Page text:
And emoting has a dark side. The Director of Public Prosecution’s recent announcement that online abuse will be treated by the police on a par with the face-to-face variety is one consequence of a world in which everyone is encouraged to sound off and the means exist to disseminate their bile easily and anonymously. If we don’t exercise any judgment over saying what we feel then don’t be surprised when people whose views we would rather not hear think they are entitled to the same latitude.

It is now said that people will suffer less from mental health problems if they express their innermost emotions, fears and concerns. But this does not have to be done publicly. Reserve and resilience are positive, not negative, characteristics. They don’t signify insensitivity but proportionality. Arguably, we have become a nation that mourns too readily. Terrible tragedies like the Grenfell Tower fire warranted a visit from the Prime Minister and the Leader of the Opposition; but the impact is diminished if smaller events are treated in the same way. Question Time in the Commons hardly passes without reference being made, often arbitrarily, to some ghastly incident or other. This never used to happen. We can’t trace it all to that week 20 years ago, but it is as good a starting point as any.

I am open to persuasion that the British were big blubbers in the past. By all accounts, Nelson’s funeral was a lachrymose affair; and young men wearing black armbands wept for Byron. In mid-Victorian England it was said that men cried over the death of little Nell in Charles Dickens’s The Old Curiosity Shop, though Oscar Wilde remarked that you would need a heart of stone to read it without laughing. Call me an old cynic, but I’m with Oscar.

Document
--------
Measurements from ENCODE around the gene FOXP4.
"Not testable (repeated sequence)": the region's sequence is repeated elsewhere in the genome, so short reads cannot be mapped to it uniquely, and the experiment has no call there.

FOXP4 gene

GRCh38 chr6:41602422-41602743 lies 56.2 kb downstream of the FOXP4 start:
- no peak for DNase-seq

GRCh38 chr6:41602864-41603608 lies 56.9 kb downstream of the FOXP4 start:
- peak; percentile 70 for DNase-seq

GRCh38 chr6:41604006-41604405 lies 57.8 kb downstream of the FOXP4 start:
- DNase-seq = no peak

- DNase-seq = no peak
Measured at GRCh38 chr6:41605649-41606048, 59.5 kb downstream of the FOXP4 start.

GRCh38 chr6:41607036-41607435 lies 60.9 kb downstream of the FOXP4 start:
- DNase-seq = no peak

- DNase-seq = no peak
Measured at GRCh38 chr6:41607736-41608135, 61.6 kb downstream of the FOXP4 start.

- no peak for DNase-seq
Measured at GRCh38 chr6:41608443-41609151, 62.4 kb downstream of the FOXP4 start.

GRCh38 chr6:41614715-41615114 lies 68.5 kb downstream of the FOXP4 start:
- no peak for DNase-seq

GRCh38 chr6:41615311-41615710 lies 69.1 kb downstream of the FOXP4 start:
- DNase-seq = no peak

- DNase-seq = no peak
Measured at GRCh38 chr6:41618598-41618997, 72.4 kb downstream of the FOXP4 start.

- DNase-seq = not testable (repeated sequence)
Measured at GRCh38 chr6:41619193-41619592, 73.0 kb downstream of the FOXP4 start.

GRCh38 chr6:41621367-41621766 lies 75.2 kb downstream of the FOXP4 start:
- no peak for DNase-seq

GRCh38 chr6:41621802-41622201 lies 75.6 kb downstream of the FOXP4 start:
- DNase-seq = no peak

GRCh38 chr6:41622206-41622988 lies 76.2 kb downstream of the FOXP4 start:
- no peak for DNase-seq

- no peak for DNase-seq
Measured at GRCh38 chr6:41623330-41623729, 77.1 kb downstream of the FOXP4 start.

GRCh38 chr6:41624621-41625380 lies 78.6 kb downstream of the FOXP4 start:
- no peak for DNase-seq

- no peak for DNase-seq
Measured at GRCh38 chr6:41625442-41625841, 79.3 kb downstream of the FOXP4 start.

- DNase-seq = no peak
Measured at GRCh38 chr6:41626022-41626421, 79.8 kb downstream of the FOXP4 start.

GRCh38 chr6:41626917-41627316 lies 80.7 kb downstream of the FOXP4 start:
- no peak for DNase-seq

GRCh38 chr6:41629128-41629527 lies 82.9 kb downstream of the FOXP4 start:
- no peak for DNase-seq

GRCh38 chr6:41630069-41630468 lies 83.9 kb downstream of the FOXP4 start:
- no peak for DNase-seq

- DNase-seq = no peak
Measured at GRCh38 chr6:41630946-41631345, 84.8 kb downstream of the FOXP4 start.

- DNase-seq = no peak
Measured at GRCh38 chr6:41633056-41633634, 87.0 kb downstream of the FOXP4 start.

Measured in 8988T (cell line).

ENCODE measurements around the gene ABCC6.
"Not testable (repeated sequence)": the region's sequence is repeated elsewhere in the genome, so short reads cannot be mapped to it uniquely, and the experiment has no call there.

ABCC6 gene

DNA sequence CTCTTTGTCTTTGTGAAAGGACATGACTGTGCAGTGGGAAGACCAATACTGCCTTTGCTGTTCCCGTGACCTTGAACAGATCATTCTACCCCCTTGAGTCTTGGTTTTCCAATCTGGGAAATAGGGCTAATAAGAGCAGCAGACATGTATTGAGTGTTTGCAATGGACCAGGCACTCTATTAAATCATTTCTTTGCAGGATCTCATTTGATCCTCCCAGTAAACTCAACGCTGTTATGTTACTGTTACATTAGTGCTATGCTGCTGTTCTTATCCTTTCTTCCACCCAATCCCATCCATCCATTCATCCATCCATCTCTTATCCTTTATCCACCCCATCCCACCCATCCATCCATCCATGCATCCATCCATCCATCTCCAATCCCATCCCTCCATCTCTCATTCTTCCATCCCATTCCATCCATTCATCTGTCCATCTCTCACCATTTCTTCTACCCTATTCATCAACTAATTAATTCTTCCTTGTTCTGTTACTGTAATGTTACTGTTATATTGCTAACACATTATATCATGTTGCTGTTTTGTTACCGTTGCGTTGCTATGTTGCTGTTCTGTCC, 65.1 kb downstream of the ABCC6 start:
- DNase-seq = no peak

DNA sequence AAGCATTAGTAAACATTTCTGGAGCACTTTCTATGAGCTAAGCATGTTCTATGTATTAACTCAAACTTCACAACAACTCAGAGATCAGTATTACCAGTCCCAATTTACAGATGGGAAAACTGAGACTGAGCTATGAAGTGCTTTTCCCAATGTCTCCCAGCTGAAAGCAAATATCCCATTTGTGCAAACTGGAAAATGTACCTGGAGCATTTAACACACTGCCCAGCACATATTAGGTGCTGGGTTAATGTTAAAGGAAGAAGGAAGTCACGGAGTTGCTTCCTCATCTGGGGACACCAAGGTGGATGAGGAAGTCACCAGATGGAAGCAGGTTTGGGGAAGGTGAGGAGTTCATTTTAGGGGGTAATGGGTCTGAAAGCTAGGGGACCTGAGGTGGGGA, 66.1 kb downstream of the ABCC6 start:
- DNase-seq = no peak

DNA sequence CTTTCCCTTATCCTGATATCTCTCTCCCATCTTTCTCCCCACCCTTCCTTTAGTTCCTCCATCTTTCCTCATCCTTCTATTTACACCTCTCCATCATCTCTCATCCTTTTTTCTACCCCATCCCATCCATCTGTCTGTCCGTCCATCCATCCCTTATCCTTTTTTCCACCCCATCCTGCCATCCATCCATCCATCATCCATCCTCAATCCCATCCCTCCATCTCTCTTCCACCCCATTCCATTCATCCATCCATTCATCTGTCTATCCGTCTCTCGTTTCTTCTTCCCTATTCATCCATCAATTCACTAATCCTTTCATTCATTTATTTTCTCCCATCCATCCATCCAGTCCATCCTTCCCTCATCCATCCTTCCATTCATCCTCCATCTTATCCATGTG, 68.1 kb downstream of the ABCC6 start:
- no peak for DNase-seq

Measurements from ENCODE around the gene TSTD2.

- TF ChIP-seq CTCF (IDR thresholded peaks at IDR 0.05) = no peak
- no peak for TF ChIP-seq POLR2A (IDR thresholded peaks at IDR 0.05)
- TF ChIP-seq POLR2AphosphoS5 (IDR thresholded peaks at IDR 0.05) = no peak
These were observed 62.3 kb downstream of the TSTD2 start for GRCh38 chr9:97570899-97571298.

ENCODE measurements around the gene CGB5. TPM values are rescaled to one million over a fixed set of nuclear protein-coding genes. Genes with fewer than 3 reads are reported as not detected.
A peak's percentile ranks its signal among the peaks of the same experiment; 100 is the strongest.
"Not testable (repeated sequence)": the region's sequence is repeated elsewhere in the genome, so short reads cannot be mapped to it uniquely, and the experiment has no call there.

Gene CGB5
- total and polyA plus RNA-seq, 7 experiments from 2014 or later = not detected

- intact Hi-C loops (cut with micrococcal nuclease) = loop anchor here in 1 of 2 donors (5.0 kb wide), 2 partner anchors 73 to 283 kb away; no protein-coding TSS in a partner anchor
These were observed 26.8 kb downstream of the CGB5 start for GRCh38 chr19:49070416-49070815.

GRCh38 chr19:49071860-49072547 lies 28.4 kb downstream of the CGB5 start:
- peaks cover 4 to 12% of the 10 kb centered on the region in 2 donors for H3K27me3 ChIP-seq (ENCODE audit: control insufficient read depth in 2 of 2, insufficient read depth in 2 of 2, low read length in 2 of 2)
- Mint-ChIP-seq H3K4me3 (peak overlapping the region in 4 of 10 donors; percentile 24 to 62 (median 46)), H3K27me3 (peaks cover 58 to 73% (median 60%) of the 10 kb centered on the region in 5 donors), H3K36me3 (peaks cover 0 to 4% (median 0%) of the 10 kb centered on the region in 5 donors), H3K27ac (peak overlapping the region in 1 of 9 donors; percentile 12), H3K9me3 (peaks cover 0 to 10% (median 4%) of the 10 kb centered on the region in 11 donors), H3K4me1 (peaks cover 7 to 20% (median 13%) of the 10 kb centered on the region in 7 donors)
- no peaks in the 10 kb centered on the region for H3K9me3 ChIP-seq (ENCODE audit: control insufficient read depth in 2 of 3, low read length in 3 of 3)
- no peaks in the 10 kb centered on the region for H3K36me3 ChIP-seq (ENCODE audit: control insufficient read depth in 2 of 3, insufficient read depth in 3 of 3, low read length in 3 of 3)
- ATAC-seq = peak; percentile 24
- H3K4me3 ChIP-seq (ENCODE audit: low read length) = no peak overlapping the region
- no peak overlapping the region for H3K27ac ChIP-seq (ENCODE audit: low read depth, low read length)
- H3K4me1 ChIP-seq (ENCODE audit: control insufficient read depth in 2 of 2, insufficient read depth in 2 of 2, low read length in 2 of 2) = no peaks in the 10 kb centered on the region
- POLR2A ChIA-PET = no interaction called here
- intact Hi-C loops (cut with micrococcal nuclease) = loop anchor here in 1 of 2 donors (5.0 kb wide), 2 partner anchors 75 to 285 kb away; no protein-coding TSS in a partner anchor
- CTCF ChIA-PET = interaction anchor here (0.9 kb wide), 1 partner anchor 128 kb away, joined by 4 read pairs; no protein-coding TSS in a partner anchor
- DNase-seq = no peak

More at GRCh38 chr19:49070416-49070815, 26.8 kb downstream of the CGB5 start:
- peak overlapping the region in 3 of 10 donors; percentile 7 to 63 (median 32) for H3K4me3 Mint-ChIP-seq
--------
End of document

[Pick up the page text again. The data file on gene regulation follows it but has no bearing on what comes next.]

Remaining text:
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Davies’s Judicial Reviews dismissed as “totally without merit”

Many of you will know that our Berry Hill Road lawyer filed two applications for Judicial Review of Adderbury Parish Council’s decisions concerning the Milton Road land and its related restrictive covenant.  I have just received notification from the Parish Council Proper Officer, Theresa Goss, that both applications have been dismissed.  The judge who considered the applications has refused them and, in a footnote to his decision, has stated his opinion that the application is “totally without merit; as well as now being wholly academic, the claim is in my judgement without any foundation at all“.

Below is a link to the judge’s decision on JR No 2.  It is clear from this that he has also dismissed JR No1 but the formal notice for JR No 1 is awaited and will be added to this blog when it is available.  It was always my personal view that this lawyer hoped to bully and intimidate the parish council into changing the restrictive covenant on the Milton Road land to suit the parish council minority group’s desire to abort the intentions of Cherwell District Council and the developers.  I am relieved that his tactics have not worked and I salute the courage of my fellow parish councillors in resisting this legal mumbo jumbo.

The one remaining concern is that the judge made no order for costs which means the parish council (in reality Adderbury Council Tax payers) may be unable to recover its costs from Mr Davies.  There is something wrong with our legal system if a JR application can be dismissed so comprehensively but the body complained about has to bear the costs (more than £5,000) without recourse.  Perhaps Mr Davies will be sufficiently contrite to offer the parish councils its costs but I don’t suppose any of us are holding our breath.